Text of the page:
Co-NNections Recovery Stories

Pamela W. – 10-22-19

I’ve been in Codependents Anonymous for a little less time than I’ve been under a doctor’s care for cirrhosis. Not having proper tools to deal with problems in the past, not trusting anyone, not knowing how to ask for help and always thinking that it was just easier to do it myself led me down a path of desolation and despair. I would have one bad experience in a certain area and would I swear off whatever person, place or thing which I thought was responsible for the rest of my life. I thought I was protecting myself from hurt. I didn’t trust anyone or anything. Not therapists, doctors, support groups, hair stylists, eating establishments—and the list goes on and on.
 
In my mind telling someone in my circle of friends and acquaintances about my fears and problems meant exposing my weaknesses. I felt like a turtle overturned on the beach with the seagulls pecking out my innards. I kept it bottled up and I stayed bottled up inside liquor bottles to avoid reality at all costs. If I didn’t think about the problem or feel the problem, then the problem didn’t exist. But I did exist and I was the problem. Being in CoDA all these months has shown me that and I am grateful for the program of Codependents Anonymous.
 
However, I know that I could move one little rock and think that it’s not going to make a difference and before I know it there’s an avalanche and my fragile world starts crashing down around me as the floor gives way. Suddenly I’m falling and I did it to myself.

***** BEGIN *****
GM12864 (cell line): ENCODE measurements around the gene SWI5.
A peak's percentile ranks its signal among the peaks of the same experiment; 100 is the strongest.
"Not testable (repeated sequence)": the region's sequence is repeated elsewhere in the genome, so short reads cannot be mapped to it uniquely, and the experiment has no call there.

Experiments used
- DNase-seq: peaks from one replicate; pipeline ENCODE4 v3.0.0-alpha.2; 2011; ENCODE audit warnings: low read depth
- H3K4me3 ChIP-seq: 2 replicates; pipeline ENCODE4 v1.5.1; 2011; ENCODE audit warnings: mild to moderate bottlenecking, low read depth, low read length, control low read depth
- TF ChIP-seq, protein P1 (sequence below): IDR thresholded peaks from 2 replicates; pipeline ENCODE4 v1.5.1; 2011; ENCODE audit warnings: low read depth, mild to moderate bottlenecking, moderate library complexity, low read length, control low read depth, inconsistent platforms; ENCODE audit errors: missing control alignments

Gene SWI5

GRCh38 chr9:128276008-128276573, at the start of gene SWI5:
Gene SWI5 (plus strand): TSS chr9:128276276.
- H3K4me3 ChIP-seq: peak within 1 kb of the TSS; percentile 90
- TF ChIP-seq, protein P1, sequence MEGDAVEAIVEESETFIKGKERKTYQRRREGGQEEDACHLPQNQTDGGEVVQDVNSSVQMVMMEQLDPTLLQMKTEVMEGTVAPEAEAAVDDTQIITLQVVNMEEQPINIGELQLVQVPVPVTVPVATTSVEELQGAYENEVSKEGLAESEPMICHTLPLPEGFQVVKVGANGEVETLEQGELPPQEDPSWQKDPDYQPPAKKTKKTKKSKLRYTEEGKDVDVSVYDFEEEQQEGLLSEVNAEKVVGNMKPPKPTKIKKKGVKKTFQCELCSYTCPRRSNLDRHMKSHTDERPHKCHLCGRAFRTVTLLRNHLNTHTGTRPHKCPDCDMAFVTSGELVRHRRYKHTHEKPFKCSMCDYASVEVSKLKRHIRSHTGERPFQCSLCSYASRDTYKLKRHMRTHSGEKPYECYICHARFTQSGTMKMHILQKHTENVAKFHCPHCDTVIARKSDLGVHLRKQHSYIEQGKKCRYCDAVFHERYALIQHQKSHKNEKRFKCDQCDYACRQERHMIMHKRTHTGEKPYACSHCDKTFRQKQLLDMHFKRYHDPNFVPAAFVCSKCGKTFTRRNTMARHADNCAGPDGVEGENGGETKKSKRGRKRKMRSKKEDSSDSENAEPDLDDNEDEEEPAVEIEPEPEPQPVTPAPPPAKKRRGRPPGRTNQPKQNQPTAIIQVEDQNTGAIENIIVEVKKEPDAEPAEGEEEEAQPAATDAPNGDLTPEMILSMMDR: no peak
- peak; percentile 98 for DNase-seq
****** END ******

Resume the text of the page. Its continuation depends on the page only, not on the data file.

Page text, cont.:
So over the past year, I’ve been getting stronger health-wise and reducing my medication amounts and I have been getting a good bill of health from my doctors. I’m also getting stronger and stronger by going to my meetings and working the steps in my day-to-day life. I know now that my codependent issues are deadly and one small removal of a rock can cause a destructive avalanche.
 
 I have a friend who has a good analogy regarding this. He uses the brick and archway analogy. We know how strong an arch is. An arch is designed that way. Each brick supports the other bricks. But to remove even just one of those bricks would mean that the whole structure loses its stability and comes tumbling down. Much like our physical bodies cannot survive without our Higher Power’s support. Things have been progressing in a healthy direction but I know that this is a cautious time. A time where I need to take a personal self-check daily and make sure my ego isn’t trying to take over again. I think I’m doing well but all it takes is one little setback, one little codependent tendency given in to, for my life to spiral out of control again. So I recognize that I’m actually in a very dangerous point in my recovery, where I need to keep my ego in check, stay humble, work my program and trust my Higher Power to guide me in all aspects of my life. I need to trust my recovery, trust myself and my Higher Power and continue to work my program. It’s as important to my well-being as oxygen is to my breathing.
 
As long as I do this diligently and with an open, kind, loving heart I know that things are going to be better than I could ever imagine. So, I take my inventory every day and I think about things a little longer before I act. I question if a person, place or thing is an asset or a hindrance to my recovery.
 
I see fear as a huge obstacle because it’s fear that caused me to put up my walls, the very walls that came tumbling down and almost killed me last year. I am so grateful for CoDA and as I wake up every day I thank my Higher Power for giving me a second chance to get it right. Because all it takes is one rock or one brick.
 
— Pamela W. 7/ 9, 2019

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